WASHINGTON — Oral medroxyprogesterone acetate and oral contraceptives are equally effective in stopping nongestational acute uterine bleeding, according to a small randomized controlled trial presented at the annual meeting of the American College of Obstetricians and Gynecologists.
Cessation of bleeding occurred in 88% of the women randomized to oral contraceptives and in 76% of the women randomized to medroxyprogesterone. The mean time to cessation in the oral contraceptive group was 3.2 days vs. 3.8 days in the medroxyprogesterone group, reported Dr. Malcolm G. Munro, professor of obstetrics and gynecology at the University of California, Los Angeles, and chairman of the abnormal uterine bleeding working group for Kaiser Permanente, Southern California.
Women with nongestational acute uterine bleeding are seen frequently, and yet there has been a paucity of research on how best to treat them. Oral contraceptives are the most commonly used treatment in North America, but their efficacy for this indication has not been scientifically tested, Dr. Munro said. “There's never been a case report, a series, or a comparative trial. To my knowledge, the use of some type of combination oral contraceptives is based on a textbook that espouses this as being a treatment, and probably because it seems to work reasonably well, people perceive that a lot of research has been done in the area, but that is not the case.”
Currently, treatment options have been surgical therapy (D&C) or medical therapy with gonadal steroids, estrogen alone, progestins alone, or a combination estrogen-progestin formulation, Dr. Munro said.
He noted that only two studies of acute uterine bleeding have been reported in the literature. The first, a study of unopposed estrogen given intravenously in 32 women, was published in the early 1980s, and the second, a study of medroxyprogesterone acetate in 24 women, was published in 1997. “This is the sum total of the research, so clinicians need to know there's hardly any research in this area.”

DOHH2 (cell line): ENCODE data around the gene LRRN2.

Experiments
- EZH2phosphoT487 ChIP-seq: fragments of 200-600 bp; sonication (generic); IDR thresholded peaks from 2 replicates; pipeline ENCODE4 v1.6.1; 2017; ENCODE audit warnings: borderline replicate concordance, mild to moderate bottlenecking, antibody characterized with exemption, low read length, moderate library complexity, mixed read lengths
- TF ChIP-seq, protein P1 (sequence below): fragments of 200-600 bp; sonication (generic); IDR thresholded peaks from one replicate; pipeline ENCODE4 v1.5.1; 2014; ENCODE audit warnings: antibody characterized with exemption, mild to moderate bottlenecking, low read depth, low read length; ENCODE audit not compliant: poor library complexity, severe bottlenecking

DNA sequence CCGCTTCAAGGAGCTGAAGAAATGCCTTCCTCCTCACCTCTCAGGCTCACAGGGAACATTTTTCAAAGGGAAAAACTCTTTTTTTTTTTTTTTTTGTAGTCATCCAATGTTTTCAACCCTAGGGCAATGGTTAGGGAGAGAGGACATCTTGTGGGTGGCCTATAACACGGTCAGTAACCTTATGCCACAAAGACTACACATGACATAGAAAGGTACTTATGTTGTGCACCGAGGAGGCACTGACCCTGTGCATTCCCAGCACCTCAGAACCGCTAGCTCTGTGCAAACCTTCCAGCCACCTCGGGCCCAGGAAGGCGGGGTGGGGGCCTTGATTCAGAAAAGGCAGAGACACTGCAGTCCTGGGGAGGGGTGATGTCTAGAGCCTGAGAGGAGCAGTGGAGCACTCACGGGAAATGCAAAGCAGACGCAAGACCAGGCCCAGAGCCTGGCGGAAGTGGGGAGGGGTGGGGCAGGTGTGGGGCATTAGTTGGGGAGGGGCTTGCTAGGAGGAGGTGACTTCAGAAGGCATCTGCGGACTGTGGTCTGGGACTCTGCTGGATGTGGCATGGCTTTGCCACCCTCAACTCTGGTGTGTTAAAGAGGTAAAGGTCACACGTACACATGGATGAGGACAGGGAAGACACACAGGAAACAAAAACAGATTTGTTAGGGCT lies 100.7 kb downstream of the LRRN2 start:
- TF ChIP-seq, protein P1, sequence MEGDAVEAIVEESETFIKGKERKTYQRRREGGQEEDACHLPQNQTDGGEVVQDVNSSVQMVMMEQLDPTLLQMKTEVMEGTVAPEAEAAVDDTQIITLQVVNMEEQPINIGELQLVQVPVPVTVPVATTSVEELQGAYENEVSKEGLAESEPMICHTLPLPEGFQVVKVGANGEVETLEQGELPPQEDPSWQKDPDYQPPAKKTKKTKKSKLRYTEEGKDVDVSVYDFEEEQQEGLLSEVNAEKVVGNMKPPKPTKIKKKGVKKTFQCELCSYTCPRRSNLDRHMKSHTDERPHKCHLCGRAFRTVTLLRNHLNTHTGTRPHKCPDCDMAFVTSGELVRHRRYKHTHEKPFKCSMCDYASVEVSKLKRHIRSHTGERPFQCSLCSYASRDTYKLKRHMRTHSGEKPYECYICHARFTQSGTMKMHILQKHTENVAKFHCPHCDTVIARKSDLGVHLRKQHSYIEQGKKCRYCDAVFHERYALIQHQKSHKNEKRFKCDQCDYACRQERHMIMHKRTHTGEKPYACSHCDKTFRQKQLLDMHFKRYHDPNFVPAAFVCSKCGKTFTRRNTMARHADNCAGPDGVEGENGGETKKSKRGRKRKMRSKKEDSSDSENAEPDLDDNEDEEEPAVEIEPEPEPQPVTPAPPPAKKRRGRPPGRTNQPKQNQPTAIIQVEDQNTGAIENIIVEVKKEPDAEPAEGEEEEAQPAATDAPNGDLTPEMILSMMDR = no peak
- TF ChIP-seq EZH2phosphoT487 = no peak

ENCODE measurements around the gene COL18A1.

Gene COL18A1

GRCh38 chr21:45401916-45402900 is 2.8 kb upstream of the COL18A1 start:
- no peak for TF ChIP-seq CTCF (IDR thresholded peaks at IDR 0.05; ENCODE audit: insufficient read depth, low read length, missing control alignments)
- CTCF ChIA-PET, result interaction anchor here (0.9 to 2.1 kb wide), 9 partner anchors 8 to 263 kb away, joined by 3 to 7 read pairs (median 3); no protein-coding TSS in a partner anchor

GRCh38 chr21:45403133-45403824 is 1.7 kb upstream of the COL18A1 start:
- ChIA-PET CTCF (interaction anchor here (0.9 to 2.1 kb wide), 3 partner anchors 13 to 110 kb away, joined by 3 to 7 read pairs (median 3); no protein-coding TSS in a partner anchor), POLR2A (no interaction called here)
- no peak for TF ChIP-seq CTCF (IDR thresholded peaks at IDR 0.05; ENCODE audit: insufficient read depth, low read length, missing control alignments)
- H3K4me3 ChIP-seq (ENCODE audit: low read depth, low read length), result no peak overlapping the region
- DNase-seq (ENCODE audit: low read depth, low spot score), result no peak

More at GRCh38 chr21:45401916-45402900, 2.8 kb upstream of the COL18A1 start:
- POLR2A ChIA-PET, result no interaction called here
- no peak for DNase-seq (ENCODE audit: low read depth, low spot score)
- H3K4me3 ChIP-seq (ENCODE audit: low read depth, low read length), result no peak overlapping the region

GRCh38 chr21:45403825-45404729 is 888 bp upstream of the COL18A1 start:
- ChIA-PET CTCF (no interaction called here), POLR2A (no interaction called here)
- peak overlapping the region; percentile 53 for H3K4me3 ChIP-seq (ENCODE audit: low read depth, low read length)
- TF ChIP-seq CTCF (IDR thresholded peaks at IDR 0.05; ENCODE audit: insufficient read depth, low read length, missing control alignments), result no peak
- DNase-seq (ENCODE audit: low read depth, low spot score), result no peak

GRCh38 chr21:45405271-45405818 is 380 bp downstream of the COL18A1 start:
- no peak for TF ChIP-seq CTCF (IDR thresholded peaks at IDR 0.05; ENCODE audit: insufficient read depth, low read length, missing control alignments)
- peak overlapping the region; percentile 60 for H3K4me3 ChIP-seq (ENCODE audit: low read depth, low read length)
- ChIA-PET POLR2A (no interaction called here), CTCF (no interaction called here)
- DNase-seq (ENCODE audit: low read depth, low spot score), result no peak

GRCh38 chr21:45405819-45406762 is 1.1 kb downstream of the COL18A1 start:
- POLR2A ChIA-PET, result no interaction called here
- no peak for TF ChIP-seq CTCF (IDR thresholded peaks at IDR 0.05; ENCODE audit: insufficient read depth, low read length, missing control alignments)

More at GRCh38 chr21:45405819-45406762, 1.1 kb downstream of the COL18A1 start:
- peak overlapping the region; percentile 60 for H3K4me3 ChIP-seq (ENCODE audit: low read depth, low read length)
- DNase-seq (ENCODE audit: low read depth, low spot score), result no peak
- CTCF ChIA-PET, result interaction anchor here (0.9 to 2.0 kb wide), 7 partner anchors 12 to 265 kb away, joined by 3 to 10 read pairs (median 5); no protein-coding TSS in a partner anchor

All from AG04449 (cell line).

In an open-label trial, Dr. Munro and his colleagues at Kaiser Permanente randomized 40 women with acute uterine bleeding, defined as excessively heavy or prolonged bleeding that was not related to pregnancy, to receive either medroxyprogesterone acetate, 20 mg three times a day for 7 days, and then 20 mg a day for 3 weeks, or combination oral contraceptive treatment with norethindrone (1 mg) and ethinyl estradiol (35 mcg) in one tablet three times a day for 7 days, followed by one tablet a day for 3 weeks.
At the end of the study, 33 of the original 40 patients remained, and in these patients both treatments were “roughly equivalent” with respect to efficacy, time to bleeding cessation, and nausea. Patient satisfaction in both groups was high, Dr. Munro reported.
“The degree of nausea was statistically even between the two but there was a trend toward more nausea in the oral contraceptive group, and this trend may have been significant if we had a larger sample size,” commented Dr. Munro.
One patient in the oral contraceptive group required an emergency procedure, compared with none in the medroxyprogesterone acetate group. “All of the women in the study had been bleeding for more than 10 days. They were the type of patient who is often taken to the operating room. At the very least, they needed emergent intervention, and only one required an emergent intervention in this study,” he added.
This study, although small, provides some support for clinicians who have been using oral contraceptives in some type of multidose format, feeling that it is the right thing to do, Dr. Munro noted. “And for those clinicians who are wedded to the notion of inpatient therapy, our results let them know that there are a couple of medical alternatives that may be effective.”
'People perceive that a lot of research has been done in the [OC] area, but that is not the case.' DR. MUNRO